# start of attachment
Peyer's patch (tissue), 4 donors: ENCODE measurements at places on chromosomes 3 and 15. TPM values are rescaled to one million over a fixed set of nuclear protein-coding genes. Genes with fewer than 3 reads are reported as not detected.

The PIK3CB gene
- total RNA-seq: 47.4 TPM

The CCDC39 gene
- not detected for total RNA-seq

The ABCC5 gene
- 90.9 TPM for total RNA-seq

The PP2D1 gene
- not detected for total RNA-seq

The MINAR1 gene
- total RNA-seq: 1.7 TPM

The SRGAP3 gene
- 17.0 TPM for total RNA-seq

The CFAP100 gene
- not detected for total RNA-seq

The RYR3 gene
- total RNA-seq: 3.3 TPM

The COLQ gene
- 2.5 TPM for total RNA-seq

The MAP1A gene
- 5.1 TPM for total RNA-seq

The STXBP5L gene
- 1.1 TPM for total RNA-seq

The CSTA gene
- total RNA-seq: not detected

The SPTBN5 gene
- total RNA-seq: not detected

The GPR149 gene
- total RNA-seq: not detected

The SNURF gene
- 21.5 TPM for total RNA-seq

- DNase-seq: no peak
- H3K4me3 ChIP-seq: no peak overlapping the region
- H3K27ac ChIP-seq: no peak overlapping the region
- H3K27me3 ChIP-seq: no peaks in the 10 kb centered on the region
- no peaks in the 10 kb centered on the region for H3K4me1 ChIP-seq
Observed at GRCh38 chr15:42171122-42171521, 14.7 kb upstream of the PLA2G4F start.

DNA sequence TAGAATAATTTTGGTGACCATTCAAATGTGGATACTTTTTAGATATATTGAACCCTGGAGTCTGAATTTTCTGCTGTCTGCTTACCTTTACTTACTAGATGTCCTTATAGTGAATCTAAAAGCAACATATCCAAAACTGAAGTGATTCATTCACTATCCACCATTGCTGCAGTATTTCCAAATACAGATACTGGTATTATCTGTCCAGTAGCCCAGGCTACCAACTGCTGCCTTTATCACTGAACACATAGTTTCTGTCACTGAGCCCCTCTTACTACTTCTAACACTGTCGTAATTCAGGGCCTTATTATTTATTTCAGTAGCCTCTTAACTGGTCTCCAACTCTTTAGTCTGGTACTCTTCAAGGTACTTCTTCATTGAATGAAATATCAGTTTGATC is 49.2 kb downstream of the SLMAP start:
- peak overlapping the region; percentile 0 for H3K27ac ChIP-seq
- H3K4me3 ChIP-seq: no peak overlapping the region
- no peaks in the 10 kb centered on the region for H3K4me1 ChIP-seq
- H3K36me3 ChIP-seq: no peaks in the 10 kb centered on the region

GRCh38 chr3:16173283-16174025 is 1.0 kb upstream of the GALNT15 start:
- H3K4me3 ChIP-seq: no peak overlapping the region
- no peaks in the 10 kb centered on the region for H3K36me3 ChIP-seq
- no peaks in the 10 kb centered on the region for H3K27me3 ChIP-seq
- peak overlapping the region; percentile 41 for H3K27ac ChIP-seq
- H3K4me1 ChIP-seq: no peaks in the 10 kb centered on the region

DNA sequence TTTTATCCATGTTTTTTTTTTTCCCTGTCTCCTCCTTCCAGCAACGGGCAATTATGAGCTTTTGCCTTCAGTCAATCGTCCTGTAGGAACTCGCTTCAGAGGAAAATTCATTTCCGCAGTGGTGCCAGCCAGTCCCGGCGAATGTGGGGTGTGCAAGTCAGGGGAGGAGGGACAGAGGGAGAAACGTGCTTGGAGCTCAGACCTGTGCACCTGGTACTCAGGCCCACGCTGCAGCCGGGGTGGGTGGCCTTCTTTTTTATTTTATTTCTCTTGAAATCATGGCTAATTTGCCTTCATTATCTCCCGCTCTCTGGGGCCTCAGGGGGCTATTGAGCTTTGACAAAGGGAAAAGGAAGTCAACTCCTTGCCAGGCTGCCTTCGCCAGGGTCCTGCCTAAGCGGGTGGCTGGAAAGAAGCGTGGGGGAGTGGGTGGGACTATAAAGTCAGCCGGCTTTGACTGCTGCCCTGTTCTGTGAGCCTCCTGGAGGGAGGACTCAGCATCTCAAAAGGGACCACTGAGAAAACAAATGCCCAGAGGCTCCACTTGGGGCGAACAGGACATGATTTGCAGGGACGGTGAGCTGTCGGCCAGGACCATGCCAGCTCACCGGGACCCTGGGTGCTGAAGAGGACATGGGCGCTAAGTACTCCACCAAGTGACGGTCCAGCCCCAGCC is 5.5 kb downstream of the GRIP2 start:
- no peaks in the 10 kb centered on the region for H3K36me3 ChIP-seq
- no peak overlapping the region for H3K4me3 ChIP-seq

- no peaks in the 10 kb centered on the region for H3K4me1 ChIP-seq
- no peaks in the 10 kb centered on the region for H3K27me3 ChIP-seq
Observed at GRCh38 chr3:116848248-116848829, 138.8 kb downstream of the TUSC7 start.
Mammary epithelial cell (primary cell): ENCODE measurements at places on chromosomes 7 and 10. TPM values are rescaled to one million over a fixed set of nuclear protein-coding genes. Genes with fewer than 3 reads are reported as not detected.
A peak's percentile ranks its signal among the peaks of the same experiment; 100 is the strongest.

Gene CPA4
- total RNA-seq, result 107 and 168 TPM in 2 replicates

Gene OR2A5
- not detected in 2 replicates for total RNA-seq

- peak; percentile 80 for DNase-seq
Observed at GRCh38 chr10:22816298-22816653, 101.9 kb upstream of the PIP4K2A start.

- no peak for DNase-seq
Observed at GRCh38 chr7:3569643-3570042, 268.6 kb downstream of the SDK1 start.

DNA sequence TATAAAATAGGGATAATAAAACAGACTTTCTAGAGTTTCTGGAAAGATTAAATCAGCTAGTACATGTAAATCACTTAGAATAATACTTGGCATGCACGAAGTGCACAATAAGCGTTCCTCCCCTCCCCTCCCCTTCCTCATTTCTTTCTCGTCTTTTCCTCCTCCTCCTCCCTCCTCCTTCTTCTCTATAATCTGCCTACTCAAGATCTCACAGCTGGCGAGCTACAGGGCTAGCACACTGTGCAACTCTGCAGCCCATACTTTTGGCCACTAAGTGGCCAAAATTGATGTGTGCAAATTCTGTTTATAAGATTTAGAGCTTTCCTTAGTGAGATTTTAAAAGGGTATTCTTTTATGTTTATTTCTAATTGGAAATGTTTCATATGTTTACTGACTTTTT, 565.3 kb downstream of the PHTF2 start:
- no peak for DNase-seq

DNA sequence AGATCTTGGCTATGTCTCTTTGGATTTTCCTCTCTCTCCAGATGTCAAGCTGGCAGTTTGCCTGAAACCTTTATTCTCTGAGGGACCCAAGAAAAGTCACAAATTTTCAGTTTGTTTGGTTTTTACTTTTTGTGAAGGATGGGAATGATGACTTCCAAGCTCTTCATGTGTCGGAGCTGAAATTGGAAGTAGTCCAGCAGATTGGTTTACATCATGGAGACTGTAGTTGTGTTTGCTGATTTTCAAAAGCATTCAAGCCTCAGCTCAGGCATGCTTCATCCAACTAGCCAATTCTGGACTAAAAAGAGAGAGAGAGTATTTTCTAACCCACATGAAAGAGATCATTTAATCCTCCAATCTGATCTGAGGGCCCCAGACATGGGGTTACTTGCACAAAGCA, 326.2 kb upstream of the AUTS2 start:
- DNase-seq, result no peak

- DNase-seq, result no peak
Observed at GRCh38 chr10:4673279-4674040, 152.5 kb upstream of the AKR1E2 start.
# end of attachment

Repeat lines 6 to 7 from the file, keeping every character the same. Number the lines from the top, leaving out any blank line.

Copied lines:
The ABCC5 gene
- 90.9 TPM for total RNA-seq